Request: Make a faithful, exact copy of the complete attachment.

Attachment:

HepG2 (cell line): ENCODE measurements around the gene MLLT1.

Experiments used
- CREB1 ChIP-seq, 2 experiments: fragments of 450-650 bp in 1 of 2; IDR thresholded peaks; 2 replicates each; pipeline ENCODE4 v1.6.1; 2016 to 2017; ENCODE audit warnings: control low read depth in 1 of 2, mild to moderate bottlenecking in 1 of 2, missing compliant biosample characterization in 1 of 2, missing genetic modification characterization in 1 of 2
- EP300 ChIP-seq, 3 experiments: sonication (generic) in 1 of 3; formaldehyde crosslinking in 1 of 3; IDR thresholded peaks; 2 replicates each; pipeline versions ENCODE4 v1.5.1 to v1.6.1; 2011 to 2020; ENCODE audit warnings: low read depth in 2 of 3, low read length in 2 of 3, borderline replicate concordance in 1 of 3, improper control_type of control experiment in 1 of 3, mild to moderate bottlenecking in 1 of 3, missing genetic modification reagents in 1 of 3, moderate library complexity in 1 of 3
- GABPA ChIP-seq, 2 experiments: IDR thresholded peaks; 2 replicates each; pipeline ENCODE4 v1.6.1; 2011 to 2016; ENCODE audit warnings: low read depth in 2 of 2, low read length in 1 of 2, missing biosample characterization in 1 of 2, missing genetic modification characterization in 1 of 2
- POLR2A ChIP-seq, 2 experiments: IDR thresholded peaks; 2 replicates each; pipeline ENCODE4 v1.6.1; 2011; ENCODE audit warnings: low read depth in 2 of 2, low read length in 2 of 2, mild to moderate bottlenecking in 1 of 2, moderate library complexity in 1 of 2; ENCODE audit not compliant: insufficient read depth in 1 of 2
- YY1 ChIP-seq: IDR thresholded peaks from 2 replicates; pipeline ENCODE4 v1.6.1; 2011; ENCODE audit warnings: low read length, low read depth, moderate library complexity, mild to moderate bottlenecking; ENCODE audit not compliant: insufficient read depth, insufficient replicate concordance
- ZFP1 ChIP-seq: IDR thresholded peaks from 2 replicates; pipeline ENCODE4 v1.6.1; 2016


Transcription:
HepG2 (cell line): ENCODE measurements around the gene MLLT1.

Experiments used
- CREB1 ChIP-seq, 2 experiments: fragments of 450-650 bp in 1 of 2; IDR thresholded peaks; 2 replicates each; pipeline ENCODE4 v1.6.1; 2016 to 2017; ENCODE audit warnings: control low read depth in 1 of 2, mild to moderate bottlenecking in 1 of 2, missing compliant biosample characterization in 1 of 2, missing genetic modification characterization in 1 of 2
- EP300 ChIP-seq, 3 experiments: sonication (generic) in 1 of 3; formaldehyde crosslinking in 1 of 3; IDR thresholded peaks; 2 replicates each; pipeline versions ENCODE4 v1.5.1 to v1.6.1; 2011 to 2020; ENCODE audit warnings: low read depth in 2 of 3, low read length in 2 of 3, borderline replicate concordance in 1 of 3, improper control_type of control experiment in 1 of 3, mild to moderate bottlenecking in 1 of 3, missing genetic modification reagents in 1 of 3, moderate library complexity in 1 of 3
- GABPA ChIP-seq, 2 experiments: IDR thresholded peaks; 2 replicates each; pipeline ENCODE4 v1.6.1; 2011 to 2016; ENCODE audit warnings: low read depth in 2 of 2, low read length in 1 of 2, missing biosample characterization in 1 of 2, missing genetic modification characterization in 1 of 2
- POLR2A ChIP-seq, 2 experiments: IDR thresholded peaks; 2 replicates each; pipeline ENCODE4 v1.6.1; 2011; ENCODE audit warnings: low read depth in 2 of 2, low read length in 2 of 2, mild to moderate bottlenecking in 1 of 2, moderate library complexity in 1 of 2; ENCODE audit not compliant: insufficient read depth in 1 of 2
- YY1 ChIP-seq: IDR thresholded peaks from 2 replicates; pipeline ENCODE4 v1.6.1; 2011; ENCODE audit warnings: low read length, low read depth, moderate library complexity, mild to moderate bottlenecking; ENCODE audit not compliant: insufficient read depth, insufficient replicate concordance
- ZFP1 ChIP-seq: IDR thresholded peaks from 2 replicates; pipeline ENCODE4 v1.6.1; 2016